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A new sales clerk in a department store has been assigned

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saxenashobhit Senior | Next Rank: 100 Posts
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A new sales clerk in a department store has been assigned

Post Thu Jul 07, 2011 5:26 am
A new sales clerk in a department store has been assigned to mark sale items with red tags, and she has marked 30% of the store items for sale. However, 20% of the items that are supposed to be marked with their regular prices are now marked for sale, and 55% of the items that are supposed to be marked for sale are marked with regular prices. What percent of the items that are marked for sale are supposed to be marked with regular prices?

30%

35%

40%

45%

50%

Kaplan question 26 - http://www.scribd.com/doc/58999877/GMAT-Practice-Set-6-Quant

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Post Thu Dec 07, 2017 9:29 am
saxenashobhit wrote:
A new sales clerk in a department store has been assigned to mark sale items with red tags, and she has marked 30% of the store items for sale. However, 20% of the items that are supposed to be marked with their regular prices are now marked for sale, and 55% of the items that are supposed to be marked for sale are marked with regular prices. What percent of the items that are marked for sale are supposed to be marked with regular prices?

30%

35%

40%

45%

50%
Since this a percent problem, we can assign a “good” number as the total number of items in the store. So, let’s say the total number of items in the store is 100. Since the sales clerk has marked 30% of the store items for sale, she has marked 30 items as sale items, and therefore 70 items are regular-price items.

We assume the total number of items is 100, and let’s assume that x items were supposed to be marked as sales items. Thus, 100 - x items were supposed to be marked as regular-price items.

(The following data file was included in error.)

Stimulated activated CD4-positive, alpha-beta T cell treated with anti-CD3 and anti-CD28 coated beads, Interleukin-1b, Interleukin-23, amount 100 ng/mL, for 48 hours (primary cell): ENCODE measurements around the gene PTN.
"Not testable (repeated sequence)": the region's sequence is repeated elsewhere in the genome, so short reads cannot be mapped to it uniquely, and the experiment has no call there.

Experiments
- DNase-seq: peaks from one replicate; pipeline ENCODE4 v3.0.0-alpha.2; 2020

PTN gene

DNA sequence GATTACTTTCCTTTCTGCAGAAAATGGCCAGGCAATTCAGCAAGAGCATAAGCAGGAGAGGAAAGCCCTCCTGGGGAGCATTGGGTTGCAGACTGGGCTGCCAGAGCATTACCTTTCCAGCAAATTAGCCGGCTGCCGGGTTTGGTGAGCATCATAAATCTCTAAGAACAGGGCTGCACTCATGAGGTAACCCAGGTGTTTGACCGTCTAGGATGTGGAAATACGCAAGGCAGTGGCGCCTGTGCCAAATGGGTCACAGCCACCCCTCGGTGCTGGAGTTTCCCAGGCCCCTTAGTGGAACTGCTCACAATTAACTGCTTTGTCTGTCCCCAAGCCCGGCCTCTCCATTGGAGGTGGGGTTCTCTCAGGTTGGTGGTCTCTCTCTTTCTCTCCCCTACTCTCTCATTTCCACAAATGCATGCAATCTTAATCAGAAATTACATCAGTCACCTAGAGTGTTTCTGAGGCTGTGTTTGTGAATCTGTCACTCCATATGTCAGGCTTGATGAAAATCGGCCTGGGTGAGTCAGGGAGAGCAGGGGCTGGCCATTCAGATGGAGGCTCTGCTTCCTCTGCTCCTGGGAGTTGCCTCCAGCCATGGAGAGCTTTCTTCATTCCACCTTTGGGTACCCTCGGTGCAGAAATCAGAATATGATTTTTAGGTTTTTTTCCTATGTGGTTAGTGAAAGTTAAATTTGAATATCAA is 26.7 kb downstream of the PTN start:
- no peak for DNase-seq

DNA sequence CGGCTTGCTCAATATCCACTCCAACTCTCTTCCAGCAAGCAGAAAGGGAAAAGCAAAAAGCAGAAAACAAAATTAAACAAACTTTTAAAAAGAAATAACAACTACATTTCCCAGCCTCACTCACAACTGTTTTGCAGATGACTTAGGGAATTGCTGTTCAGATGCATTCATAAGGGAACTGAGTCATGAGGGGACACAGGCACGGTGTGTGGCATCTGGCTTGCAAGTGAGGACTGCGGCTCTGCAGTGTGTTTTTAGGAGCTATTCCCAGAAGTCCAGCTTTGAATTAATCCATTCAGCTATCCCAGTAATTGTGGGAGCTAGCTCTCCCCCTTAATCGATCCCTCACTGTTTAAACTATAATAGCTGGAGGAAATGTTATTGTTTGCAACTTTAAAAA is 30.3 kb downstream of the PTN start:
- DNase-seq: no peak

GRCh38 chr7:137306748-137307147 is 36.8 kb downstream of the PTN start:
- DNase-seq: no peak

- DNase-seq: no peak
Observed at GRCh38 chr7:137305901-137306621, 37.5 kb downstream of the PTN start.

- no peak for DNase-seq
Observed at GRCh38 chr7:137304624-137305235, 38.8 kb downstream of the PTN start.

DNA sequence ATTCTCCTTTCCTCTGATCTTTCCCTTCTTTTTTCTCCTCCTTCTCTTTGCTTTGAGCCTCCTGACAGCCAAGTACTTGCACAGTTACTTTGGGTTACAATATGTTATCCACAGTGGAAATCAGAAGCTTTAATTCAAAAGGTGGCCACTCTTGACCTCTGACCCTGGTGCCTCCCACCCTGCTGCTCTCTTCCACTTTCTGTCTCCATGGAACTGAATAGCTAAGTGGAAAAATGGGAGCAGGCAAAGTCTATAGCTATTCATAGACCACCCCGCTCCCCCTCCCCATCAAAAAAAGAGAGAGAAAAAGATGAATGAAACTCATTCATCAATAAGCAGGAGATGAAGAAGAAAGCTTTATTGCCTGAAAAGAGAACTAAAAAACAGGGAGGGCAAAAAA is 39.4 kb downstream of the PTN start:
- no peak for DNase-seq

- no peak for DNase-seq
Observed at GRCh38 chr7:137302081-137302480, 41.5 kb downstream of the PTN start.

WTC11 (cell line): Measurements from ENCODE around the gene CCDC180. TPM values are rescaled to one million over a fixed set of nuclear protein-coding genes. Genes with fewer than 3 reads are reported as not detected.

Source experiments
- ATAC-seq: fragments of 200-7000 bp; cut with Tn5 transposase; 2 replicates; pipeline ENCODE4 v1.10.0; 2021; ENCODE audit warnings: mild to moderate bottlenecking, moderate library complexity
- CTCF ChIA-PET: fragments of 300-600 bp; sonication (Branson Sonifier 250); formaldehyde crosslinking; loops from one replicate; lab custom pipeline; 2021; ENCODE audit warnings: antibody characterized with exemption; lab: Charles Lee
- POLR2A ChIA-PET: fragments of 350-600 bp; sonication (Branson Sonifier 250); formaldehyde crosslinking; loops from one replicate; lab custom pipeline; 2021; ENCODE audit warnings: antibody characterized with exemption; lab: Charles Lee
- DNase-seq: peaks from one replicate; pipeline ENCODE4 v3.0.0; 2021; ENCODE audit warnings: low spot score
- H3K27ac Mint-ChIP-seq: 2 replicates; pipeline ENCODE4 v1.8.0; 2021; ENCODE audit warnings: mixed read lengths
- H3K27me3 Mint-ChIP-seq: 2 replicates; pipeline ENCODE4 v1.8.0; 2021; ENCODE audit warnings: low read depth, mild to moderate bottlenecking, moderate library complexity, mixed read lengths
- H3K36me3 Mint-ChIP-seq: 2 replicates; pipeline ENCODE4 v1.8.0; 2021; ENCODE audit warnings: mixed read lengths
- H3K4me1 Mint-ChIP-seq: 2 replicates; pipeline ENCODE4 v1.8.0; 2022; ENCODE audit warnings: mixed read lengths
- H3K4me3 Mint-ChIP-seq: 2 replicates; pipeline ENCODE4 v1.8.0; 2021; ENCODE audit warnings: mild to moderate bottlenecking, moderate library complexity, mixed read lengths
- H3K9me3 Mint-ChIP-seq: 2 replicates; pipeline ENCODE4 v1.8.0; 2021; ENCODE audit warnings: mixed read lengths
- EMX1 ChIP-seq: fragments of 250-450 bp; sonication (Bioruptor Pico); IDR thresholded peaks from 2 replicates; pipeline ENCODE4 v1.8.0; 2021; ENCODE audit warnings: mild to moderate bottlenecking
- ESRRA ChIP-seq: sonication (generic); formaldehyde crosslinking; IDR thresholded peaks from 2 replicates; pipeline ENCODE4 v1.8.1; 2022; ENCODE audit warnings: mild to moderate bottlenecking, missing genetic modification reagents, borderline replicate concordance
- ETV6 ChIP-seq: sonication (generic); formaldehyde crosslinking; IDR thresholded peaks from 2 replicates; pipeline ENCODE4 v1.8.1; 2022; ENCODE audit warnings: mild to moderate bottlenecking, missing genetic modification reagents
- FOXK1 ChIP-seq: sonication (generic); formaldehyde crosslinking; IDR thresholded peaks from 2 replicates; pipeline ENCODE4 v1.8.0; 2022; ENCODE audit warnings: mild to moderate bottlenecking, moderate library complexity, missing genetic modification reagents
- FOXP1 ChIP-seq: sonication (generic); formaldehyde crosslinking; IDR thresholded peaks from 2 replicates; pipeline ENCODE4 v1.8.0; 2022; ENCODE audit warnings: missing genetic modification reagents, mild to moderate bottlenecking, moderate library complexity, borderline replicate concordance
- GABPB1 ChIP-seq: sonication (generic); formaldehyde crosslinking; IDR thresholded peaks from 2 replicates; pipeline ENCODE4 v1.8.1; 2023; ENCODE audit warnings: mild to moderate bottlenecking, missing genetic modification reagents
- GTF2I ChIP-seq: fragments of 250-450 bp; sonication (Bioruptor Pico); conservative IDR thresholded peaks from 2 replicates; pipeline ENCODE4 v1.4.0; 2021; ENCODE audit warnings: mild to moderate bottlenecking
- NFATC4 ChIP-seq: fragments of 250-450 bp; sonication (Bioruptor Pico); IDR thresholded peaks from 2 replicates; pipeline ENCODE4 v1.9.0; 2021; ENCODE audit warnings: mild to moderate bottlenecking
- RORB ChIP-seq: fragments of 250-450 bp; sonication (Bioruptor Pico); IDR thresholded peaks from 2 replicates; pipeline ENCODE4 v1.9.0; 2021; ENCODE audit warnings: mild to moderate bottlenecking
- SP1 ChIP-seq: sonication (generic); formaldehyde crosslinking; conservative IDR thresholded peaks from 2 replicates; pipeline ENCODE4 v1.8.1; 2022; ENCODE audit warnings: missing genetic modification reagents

Looking back at the given information, we know that 20% of the items that are supposed to be marked with their regular prices are now marked for sale, and 55% of the items that are supposed to be marked for sale are marked with regular prices. Thus:

0.2(100 - x) = number of items that are marked as sale items but should be marked as regular-priced items, and thus:

0.8(100 - x) = number of items that are marked (correctly) as regular-price items.

0.55x = number of items that are marked as regular-price items but should be marked as sale items, and thus:

0.45x = number of items that are marked (correctly) as sale items.

Recall that 30 items are marked as sale items and 70 items as regular-price items. Therefore, we have:

0.45x + 0.2(100 - x) = 30

and

0.55x + 0.8(100 - x) = 70

Let’s solve the first equation:

0.45x + 0.2(100 - x) = 30

45x + 20(100 - x) = 3000

45x + 2000 - 20x = 3000

25x = 1000

x = 40

[Note: If we solve the second equation instead of the first, we will also get x = 40.]

The problem asks: “What percent of the items that are marked for sale are supposed to be marked with regular prices?”

Since we have that 0.2(100 - x) is the number of items marked as sale items when they should be marked as regular-price items, and we have that x = 40, there are:

0.2(100 - 40) = .2(60) = 12 such items.

We also have that a total of 30 items are marked for sale, so the percentage of the marked sale items that are supposed to be marked with regular prices is 12/30 = 4/10 = 0.4 = 40%.

Answer: C

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Post Thu Jul 07, 2011 1:12 pm
saxenashobhit wrote:
A new sales clerk in a department store has been assigned to mark sale items with red tags, and she has marked 30% of the store items for sale. However, 20% of the items that are supposed to be marked with their regular prices are now marked for sale, and 55% of the items that are supposed to be marked for sale are marked with regular prices. What percent of the items that are marked for sale are supposed to be marked with regular prices?